Just as consumers are figuring out what 4K or “Ultra HD” (also called UHD) TV is, along comes a new term. You’ve likely started hearing about HDR for televisions, but what is it, what does it mean for viewing, what does HDR have to do with 4K, and how does it all work? Read on for everything you’ll need to know as HDR TVs rise in popularity.
What’s HDR TV?
The term HDR stands for High Dynamic Range, and in this context it’s all about colour.
While you’ll also hear about HDR as it relates to photography, it’s important to note these terms, while similar, mean slightly different things when it comes to video vs still images. (Read more about how, here)
With video, HDR allows TVs to display a vaster spectrum of colours and a greater difference in contrast of those colours; making for a greater discrepancy between the lightest colours and the darkest ones.
So what does that range and discrepancy mean? More colours means you can see a richer picture, because instead of graduated layers of colour, you’re getting more of a true and subtle blending of colours in the video picture. That allows the video to appear more realistic.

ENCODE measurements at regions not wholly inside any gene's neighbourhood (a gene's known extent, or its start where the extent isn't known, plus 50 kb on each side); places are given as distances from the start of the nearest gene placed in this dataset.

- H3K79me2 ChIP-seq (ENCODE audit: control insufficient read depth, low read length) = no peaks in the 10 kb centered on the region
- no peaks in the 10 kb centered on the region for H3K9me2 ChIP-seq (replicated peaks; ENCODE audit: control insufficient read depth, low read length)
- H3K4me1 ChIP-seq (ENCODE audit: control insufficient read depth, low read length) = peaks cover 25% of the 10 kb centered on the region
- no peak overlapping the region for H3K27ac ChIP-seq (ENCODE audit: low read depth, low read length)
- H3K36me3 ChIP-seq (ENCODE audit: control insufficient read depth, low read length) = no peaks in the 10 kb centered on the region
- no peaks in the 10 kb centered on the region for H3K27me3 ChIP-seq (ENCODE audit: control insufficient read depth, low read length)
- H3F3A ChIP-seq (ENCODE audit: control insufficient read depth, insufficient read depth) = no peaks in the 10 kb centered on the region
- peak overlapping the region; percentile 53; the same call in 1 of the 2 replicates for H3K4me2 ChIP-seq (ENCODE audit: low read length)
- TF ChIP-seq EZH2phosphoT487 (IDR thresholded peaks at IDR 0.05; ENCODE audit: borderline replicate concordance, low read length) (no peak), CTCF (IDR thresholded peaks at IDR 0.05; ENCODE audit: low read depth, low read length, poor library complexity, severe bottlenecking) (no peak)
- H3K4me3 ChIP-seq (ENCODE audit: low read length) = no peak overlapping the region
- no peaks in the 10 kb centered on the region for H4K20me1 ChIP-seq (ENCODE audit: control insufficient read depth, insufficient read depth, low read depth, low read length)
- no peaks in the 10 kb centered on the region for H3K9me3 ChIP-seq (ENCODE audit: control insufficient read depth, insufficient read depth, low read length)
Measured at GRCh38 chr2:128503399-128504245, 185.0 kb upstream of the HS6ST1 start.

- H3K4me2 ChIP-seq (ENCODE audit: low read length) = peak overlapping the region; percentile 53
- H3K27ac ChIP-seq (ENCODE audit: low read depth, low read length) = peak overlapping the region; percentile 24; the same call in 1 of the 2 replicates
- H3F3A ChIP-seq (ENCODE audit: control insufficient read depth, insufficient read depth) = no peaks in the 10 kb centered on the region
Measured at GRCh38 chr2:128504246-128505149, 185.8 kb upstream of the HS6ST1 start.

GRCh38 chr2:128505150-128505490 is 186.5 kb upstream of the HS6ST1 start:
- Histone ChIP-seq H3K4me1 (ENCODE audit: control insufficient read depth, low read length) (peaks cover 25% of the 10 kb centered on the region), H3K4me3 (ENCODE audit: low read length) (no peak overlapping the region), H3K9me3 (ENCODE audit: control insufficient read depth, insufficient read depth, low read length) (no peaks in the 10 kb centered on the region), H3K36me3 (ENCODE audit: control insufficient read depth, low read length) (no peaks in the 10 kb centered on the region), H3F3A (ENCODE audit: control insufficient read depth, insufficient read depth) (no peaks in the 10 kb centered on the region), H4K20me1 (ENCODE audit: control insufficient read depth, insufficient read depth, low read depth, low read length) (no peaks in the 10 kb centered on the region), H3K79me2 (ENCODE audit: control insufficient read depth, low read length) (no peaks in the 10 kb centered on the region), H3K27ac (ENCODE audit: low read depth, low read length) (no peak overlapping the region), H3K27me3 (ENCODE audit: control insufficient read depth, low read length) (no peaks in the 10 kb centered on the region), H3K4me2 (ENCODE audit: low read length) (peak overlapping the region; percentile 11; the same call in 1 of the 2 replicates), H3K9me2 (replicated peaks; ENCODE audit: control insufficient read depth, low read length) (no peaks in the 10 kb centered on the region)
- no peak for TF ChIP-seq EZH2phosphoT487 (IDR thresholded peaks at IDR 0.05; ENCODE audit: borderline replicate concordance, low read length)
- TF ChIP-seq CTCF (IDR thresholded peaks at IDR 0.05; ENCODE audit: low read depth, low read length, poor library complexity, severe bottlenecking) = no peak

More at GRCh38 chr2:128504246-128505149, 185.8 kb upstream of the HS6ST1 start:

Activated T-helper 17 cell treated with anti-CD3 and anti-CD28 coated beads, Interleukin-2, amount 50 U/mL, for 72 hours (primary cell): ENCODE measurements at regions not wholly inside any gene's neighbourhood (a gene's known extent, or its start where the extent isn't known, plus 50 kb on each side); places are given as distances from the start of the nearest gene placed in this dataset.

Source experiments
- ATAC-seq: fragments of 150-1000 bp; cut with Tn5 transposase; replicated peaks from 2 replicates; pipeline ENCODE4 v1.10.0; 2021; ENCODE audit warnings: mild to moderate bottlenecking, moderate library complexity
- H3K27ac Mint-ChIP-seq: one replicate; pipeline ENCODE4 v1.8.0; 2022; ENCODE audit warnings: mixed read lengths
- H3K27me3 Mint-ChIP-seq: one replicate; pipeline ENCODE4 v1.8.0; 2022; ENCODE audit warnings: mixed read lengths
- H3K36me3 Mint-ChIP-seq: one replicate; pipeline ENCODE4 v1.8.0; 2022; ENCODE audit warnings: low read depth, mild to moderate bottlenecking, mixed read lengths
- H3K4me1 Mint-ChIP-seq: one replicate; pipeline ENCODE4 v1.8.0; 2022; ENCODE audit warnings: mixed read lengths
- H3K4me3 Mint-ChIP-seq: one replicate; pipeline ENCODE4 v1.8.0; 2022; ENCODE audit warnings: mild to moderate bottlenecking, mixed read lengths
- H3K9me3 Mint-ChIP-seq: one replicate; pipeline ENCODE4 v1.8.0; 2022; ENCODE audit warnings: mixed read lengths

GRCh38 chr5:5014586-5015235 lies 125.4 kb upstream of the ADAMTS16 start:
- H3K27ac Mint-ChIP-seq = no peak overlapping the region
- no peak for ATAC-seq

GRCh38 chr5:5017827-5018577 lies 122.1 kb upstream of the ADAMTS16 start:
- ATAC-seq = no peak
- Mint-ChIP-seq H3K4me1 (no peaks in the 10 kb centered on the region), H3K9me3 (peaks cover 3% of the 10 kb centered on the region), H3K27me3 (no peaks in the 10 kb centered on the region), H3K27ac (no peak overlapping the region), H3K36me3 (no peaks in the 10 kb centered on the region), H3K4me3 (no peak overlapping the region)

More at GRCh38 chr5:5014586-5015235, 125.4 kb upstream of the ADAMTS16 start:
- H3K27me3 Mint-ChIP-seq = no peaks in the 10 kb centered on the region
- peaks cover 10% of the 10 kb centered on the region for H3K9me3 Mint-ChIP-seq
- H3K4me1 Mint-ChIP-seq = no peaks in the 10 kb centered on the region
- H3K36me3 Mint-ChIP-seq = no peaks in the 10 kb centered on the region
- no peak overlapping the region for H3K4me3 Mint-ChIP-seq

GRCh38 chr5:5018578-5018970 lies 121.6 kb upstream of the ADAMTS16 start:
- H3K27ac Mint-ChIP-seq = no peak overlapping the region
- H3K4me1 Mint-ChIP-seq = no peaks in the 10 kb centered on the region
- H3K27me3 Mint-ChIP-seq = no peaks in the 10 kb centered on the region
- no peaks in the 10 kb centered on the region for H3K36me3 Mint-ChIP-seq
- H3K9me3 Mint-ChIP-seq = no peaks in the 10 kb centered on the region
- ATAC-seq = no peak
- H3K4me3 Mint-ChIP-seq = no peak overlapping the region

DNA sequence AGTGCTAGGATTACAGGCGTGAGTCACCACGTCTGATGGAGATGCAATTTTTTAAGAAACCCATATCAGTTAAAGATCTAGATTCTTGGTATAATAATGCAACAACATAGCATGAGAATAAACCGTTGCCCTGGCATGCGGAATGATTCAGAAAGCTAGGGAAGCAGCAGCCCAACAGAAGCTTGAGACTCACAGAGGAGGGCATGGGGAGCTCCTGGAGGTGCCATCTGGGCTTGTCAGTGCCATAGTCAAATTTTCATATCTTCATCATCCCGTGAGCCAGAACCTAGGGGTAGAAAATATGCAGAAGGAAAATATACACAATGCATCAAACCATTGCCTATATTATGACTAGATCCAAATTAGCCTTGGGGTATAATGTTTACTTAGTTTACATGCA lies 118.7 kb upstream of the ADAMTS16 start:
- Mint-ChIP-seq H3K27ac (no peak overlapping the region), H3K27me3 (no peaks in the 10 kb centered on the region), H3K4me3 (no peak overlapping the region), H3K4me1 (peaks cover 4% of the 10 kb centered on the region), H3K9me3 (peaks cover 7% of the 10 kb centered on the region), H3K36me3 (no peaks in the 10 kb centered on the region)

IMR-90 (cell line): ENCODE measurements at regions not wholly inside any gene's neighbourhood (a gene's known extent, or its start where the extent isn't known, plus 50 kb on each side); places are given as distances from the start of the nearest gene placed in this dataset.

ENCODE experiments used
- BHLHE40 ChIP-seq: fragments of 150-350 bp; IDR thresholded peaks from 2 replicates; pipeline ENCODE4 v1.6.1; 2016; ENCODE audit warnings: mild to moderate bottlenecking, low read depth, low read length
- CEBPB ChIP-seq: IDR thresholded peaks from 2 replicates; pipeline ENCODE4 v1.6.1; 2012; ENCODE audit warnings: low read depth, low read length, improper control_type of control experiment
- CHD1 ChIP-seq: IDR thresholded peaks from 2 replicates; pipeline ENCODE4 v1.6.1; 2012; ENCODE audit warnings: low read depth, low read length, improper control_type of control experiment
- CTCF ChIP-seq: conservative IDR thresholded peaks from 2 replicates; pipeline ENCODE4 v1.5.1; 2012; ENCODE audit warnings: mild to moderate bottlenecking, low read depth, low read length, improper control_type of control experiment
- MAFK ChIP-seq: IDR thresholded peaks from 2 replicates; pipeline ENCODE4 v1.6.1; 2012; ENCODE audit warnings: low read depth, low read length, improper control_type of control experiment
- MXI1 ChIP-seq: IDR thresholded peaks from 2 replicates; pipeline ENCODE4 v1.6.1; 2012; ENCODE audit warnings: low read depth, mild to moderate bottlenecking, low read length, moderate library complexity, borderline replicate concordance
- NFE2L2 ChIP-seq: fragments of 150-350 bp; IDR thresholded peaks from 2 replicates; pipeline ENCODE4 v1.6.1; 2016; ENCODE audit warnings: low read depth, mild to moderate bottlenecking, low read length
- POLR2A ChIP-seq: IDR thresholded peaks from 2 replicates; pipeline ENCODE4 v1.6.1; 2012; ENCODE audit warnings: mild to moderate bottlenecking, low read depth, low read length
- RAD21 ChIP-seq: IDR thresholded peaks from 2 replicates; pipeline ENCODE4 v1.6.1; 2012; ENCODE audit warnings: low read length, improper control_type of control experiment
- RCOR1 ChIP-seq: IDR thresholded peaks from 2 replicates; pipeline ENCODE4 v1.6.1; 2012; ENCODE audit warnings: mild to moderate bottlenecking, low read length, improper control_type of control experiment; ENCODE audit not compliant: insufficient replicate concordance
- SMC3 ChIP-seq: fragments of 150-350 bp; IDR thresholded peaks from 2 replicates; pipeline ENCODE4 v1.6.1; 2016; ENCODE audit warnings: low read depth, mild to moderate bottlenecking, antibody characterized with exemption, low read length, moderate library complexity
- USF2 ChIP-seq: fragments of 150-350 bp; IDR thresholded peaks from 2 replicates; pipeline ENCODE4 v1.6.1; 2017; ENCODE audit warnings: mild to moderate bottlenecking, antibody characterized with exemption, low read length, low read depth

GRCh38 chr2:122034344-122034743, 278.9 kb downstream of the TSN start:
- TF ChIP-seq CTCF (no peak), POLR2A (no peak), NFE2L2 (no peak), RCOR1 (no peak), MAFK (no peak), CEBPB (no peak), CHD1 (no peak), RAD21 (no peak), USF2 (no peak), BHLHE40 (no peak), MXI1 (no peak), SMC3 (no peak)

When it comes to the contrast between the lights and the darks, HDR allows the lightest areas to be brighter, and the darkest areas more truly black, and that makes the picture seem more realistically 3D.
HDR and 4K; a match made in video heaven
An important thing to note about HDR and 4K TVs is that these are not mutually exclusive technologies. You’re not choosing between either a 4K TV or a HDR set. 4K and HDR work in tandem. The term 4K applies to the screen resolution; there are approximately four times as many pixels in a 4K TV as there are in the next TV down the quality ladder (a 1080p HD TV). For a full write up on 4K TVs, read my blog, Learning New TV Tech: all about 4K.
HDR, as noted above, relates to the colour and the contrast, so you can see the two technologies would work together to make one amazing quality screen.
The body that regulates all these new technologies and their acronyms is called the UHD Alliance, and it has rules and minimum standards manufacturers must follow in order to get approval for the 4K/UHD label. Let’s look a bit closer at HDR and its two components; colour and contrast, and what they need to meet those requirements:
HDR – Colour
HDR TVs must be able to display a wider range of colours than an average TV. The standards call this bare minimum, “10-bit colour.” This 10-bit signal has the ability to display over a billion different colours, though humans can’t technically see all of them. 10-bit colour also gives the ability to make more subtle colour changes, so stark, delineated graduations in colour area (think visible black fading to grey lines in a night sky on a poorer quality TV) are a thing of the past.
HDR – Contrast